17 March 2023

Canberra firefighters to climb 'Everest' for second year running

| Travis Radford
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ACT Fire and Rescue acting chief officer Paul Flynn (left) and CEO of Lifeline Canberra Carrie-Ann Leeson (centre) with Firefighter Sean Guinard (right) who first proposed the event.

ACT Fire and Rescue’s Paul Flynn (left) and Lifeline Canberra’s Carrie-Ann Leeson (centre) with firefighter Sean Guinard (right). Photo: ACT Emergency Services Agency.

CONTENT WARNING: This article refers to suicide.

Five teams of five firefighters will return this weekend to conquer Canberra’s own Mount Ainslie for a good cause – but there’s a twist.

Team members will take turns climbing up and down Ainslie wearing 12 kilogram breathing apparatus backpacks to walk the equivalent 8849 metre elevation of Mount Everest.

Now in its second year, the event is the brainchild of Canberra firefighter Sean Guinard who says it is no easy feat.

“Anyone who’s hiked Mount Ainslie would know that one trip’s good exercise,” he says.

“[Climbing up and down] eight times with an uncomfortable backpack on, that makes it all that more difficult.

“Everything we do within emergency services is a team thing and that was a big reason we wanted to make it a team event.”

The more than $48,000 raised at the time of writing – before the event has even taken place – will go to Lifeline Canberra to support people in crisis.

ACT Fire and Rescue acting chief officer Paul Flynn says Lifeline’s vision of an Australia without suicide is close to his profession’s heart.

“Being first responders, our team has often seen the devastating effects that mental health can have,” he says.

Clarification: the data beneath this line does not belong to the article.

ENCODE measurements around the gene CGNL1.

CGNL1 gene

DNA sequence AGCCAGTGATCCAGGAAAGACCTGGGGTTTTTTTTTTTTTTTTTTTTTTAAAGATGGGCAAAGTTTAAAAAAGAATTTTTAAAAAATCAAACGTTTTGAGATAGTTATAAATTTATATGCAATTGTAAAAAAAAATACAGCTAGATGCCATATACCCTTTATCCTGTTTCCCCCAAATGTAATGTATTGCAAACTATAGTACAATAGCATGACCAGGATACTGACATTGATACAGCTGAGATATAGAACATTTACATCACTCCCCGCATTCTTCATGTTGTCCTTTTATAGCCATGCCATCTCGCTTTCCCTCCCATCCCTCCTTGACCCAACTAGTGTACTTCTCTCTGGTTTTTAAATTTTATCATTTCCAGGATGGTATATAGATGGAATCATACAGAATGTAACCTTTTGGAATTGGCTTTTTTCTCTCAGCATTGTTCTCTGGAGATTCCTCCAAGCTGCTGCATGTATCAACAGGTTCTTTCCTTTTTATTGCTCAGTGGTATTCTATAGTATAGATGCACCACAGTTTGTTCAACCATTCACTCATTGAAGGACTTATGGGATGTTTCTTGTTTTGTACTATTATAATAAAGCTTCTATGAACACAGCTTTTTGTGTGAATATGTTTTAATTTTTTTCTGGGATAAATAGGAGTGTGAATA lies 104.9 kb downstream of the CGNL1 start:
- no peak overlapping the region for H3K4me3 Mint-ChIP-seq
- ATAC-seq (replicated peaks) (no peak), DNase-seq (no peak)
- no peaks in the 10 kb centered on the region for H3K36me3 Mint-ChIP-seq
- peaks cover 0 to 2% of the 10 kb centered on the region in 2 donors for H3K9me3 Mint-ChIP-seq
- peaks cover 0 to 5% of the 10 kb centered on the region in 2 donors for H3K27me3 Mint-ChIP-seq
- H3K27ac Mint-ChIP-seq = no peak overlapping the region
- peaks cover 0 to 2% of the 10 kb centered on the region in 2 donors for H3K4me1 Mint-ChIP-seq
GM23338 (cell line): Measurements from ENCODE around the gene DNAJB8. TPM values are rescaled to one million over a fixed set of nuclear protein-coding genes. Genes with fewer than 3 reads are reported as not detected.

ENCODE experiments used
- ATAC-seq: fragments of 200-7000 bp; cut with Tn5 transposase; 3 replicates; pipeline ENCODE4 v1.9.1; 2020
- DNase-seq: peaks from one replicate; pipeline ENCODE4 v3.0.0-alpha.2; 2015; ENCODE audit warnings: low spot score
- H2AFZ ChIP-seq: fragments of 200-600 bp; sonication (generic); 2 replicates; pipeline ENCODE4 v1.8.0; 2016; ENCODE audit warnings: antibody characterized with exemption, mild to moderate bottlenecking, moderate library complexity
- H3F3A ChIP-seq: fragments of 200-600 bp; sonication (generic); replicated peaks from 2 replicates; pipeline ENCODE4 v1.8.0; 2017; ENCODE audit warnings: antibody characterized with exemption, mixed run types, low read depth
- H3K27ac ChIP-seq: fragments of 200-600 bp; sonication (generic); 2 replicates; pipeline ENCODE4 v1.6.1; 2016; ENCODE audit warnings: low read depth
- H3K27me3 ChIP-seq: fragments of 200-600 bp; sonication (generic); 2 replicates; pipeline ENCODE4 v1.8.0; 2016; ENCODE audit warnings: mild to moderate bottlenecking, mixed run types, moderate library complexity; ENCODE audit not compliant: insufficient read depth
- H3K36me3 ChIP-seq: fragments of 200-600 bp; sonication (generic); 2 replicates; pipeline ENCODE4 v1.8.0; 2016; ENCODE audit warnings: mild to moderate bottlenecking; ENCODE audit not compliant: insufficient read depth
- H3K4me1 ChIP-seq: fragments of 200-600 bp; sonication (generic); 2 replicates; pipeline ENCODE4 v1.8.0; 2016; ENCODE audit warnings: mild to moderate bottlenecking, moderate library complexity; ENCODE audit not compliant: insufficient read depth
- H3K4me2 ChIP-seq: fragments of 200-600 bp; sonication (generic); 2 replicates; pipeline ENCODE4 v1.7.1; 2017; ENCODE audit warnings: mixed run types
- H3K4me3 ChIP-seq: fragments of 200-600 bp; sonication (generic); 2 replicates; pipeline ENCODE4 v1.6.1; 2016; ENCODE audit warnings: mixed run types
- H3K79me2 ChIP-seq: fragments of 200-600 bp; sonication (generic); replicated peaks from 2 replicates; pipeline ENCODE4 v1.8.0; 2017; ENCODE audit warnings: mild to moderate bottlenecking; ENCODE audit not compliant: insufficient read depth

“That is why we know the importance of services such as Lifeline in ensuring community safety.”

Lifeline Canberra CEO Carrie-Ann Leeson says Lifeline has the resources to answer about 85 per cent of the 1.2 million phone calls its receives each year.

“It means nationally that we don’t get to around 200,000 individuals when they find the courage to pick up the phone and ask for help,” she says.

However, Ms Leeson says an increase in suicide numbers in some Australian communities is putting pressure on the service.

The ACT’s suicide rate has increased from 6.2 people per 100,000 in 2012 to 13.8 people per 100,000 in 2021, according to the Australian Bureau of Statistics.

This places the ACT just above the Bureau’s Australia-wide average suicide rate of 12 people per 100,000 in 2021, up from 11.2 people per 100,000 in 2012.

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Acting chief officer Flynn encouraged the community to go to Mount Ainslie on Saturday (18 March) and show their support for the firefighters and the cause.

Community activities will include a meet and greet with emergency services volunteers, commencing at the summit from 10 am.

“Your support will give [the firefighters] the extra push they need,” acting chief officer Flynn says.

“Of course there is no better support than donating to the Lifeline cause.”

Lifeline says it costs about $26 for it to answer a potentially life-saving phone call.

The fundraising goal of $50,000 is about $2000 away from being reached.

To donate, visit the Ainslie to Everest event page.

If you or someone you know needs help, you can contact:

Lifeline’s 24-hour crisis support line – 13 11 14
Suicide Call Back Service – 1300 659 467
Kids Helpline – 1800 551 800 or Kids Helpline
MensLine Australia – 1300 789 978 or MensLine.

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